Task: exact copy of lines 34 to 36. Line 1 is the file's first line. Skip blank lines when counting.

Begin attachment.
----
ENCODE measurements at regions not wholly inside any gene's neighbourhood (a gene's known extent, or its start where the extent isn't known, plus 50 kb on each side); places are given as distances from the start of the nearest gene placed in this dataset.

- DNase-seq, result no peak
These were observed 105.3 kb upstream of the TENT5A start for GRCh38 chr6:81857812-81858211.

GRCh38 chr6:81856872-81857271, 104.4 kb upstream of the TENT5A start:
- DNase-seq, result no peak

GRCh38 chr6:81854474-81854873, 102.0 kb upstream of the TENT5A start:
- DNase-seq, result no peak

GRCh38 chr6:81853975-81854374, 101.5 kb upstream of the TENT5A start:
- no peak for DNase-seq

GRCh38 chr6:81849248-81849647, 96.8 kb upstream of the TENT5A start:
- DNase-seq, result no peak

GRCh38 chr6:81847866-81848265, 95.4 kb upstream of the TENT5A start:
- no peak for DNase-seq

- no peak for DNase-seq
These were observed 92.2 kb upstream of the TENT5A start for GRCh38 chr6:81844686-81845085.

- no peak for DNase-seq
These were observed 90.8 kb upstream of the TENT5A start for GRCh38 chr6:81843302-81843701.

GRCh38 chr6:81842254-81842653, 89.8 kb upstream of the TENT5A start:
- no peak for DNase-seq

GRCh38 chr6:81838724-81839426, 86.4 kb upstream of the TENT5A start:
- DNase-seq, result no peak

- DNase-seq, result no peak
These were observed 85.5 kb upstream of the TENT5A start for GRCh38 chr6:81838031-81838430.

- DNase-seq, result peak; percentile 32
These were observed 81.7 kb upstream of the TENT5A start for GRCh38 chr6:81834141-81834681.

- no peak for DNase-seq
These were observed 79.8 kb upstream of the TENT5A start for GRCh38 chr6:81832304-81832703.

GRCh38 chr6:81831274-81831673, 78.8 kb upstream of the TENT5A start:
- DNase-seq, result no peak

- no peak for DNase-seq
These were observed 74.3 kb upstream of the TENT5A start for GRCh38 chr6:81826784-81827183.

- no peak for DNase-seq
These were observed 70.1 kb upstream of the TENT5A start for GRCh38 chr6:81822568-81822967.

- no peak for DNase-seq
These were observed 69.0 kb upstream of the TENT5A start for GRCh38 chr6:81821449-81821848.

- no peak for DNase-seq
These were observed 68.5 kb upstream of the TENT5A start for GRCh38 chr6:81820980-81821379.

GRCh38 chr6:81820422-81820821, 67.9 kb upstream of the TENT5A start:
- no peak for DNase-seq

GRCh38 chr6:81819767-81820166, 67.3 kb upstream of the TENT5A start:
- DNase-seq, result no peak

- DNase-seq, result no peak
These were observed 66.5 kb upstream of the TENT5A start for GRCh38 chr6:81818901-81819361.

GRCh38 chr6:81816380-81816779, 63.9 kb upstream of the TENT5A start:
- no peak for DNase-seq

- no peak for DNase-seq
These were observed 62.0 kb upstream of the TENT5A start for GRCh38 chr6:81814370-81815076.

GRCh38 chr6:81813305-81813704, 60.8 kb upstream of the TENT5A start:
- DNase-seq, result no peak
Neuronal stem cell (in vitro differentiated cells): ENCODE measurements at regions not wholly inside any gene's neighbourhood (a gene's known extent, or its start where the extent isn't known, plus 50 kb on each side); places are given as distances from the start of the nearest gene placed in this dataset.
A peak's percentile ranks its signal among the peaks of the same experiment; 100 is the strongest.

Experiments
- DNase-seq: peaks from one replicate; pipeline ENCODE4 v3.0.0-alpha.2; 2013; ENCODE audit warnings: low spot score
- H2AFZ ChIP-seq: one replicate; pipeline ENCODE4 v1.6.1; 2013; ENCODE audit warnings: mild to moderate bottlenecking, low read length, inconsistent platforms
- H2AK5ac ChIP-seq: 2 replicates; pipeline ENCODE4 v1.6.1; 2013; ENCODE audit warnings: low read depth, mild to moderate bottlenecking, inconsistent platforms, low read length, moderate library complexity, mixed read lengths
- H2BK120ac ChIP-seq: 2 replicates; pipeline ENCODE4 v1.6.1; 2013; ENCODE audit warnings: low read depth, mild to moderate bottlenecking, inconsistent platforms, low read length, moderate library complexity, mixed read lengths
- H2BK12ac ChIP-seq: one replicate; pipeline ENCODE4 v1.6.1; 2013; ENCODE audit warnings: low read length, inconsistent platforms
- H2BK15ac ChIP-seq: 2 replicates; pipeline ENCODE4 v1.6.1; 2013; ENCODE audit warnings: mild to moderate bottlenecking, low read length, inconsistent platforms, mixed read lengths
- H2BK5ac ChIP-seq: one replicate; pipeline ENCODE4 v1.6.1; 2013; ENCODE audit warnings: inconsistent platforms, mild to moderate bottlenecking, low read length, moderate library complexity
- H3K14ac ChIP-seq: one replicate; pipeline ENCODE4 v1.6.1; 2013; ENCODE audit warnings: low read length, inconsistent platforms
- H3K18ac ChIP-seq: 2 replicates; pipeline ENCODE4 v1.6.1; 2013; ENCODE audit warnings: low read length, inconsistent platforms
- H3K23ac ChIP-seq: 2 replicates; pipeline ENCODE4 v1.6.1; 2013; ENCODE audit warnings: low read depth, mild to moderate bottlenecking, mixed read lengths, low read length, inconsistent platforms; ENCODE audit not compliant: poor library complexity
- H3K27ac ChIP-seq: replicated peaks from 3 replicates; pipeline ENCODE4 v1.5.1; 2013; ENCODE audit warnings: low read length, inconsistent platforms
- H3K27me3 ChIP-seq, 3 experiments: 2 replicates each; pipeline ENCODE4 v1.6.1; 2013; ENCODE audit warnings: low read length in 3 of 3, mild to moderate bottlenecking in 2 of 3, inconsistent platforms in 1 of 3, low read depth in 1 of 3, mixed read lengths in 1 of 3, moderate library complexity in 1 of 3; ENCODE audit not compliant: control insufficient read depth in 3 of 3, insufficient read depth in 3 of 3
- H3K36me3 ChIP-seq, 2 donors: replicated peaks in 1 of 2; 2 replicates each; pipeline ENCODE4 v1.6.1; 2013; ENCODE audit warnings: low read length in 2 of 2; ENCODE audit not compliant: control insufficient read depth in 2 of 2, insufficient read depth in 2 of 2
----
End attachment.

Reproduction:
- no peak for DNase-seq
These were observed 69.0 kb upstream of the TENT5A start for GRCh38 chr6:81821449-81821848.

- no peak for DNase-seq